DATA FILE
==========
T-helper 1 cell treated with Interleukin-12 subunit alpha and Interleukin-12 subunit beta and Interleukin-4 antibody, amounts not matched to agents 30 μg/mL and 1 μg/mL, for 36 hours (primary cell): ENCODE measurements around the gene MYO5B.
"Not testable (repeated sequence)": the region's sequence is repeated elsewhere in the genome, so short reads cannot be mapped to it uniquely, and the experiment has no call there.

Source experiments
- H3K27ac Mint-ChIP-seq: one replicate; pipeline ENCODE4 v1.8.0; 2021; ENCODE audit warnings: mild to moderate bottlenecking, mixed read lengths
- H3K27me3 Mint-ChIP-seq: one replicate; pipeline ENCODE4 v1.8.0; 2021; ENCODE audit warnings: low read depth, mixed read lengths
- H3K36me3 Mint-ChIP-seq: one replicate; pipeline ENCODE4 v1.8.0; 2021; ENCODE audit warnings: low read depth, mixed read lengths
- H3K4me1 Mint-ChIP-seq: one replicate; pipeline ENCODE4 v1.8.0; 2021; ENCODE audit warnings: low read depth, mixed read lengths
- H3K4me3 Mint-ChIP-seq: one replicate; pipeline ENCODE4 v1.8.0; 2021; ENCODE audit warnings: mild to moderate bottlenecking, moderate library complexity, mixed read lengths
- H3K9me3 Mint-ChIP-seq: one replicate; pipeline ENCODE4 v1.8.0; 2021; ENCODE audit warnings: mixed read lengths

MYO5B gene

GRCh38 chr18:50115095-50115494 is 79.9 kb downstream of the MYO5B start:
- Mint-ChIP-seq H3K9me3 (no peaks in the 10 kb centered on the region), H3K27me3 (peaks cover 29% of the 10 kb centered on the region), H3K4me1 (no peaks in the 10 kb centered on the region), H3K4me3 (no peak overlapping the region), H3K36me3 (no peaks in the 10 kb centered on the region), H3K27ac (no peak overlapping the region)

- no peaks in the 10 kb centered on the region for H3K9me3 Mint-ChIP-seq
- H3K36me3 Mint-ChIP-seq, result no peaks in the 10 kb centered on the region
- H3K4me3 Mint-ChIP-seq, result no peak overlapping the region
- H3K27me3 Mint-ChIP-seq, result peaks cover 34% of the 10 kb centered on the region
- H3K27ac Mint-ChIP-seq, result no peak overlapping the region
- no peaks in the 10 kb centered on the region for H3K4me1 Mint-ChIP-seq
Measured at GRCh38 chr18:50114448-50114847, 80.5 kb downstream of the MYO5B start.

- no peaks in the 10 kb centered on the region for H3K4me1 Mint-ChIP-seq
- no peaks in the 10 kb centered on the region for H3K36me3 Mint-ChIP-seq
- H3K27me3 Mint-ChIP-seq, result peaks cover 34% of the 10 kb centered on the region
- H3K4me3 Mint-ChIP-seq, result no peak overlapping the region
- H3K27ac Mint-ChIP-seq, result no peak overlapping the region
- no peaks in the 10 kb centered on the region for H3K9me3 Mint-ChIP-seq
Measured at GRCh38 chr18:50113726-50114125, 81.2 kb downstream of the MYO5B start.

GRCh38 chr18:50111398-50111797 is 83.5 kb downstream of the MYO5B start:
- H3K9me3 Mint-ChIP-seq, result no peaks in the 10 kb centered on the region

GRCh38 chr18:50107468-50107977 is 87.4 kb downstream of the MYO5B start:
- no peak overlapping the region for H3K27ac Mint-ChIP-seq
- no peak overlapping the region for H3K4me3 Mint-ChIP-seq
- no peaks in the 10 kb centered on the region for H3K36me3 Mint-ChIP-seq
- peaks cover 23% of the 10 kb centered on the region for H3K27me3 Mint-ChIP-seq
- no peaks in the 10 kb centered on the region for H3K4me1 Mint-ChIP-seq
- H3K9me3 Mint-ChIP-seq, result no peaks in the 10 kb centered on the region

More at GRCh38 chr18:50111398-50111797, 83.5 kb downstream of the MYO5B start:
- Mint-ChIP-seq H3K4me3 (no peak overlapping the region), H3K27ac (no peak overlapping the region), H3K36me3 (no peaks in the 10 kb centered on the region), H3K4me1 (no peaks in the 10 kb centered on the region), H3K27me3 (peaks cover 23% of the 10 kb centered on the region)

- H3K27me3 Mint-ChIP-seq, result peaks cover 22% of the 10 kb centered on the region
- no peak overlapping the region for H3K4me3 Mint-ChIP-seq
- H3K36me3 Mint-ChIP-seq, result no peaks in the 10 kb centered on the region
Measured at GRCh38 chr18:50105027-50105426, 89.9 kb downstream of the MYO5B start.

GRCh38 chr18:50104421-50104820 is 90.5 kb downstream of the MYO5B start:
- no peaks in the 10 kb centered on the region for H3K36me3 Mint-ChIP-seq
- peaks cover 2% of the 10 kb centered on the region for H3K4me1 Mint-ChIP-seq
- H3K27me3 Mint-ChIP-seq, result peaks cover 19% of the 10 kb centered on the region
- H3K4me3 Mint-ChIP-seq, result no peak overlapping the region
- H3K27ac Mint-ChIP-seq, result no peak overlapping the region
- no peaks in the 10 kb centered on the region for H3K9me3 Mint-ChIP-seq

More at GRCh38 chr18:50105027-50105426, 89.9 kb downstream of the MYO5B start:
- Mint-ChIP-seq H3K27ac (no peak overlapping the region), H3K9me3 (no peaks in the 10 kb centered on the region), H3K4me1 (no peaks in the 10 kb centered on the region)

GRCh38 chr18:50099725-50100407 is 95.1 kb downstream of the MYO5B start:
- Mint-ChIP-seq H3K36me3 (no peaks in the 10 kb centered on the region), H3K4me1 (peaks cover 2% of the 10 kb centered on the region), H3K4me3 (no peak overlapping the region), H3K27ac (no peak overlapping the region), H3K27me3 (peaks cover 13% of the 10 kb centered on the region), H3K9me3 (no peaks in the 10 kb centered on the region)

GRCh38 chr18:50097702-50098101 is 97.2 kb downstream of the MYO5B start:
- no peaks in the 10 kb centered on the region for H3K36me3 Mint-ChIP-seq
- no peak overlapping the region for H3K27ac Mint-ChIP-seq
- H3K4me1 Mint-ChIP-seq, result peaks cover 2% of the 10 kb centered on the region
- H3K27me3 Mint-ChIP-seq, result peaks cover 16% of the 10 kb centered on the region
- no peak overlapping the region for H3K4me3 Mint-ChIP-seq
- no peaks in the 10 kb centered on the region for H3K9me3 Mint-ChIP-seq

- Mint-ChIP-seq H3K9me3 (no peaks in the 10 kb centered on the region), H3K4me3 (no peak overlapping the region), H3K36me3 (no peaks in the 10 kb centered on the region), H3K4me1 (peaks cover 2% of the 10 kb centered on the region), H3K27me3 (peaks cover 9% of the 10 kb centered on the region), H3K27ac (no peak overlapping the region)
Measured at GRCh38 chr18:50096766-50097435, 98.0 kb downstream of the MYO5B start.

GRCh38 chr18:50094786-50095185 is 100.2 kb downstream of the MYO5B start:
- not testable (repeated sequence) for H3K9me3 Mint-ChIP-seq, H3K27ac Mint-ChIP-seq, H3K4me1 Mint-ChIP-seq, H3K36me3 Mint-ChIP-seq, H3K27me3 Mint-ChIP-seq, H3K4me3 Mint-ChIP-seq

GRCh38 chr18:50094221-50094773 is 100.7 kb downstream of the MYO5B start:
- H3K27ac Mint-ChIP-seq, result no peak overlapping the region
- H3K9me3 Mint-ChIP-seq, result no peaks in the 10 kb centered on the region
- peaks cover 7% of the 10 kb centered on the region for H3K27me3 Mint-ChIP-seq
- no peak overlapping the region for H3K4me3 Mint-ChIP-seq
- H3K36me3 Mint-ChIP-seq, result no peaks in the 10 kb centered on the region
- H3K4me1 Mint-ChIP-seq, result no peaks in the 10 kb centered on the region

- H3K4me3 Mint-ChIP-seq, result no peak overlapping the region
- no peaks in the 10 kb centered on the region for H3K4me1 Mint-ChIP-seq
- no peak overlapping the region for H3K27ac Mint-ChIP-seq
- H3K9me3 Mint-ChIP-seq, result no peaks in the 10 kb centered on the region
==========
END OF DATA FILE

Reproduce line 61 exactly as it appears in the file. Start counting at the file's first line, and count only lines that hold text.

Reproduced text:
Measured at GRCh38 chr18:50096766-50097435, 98.0 kb downstream of the MYO5B start.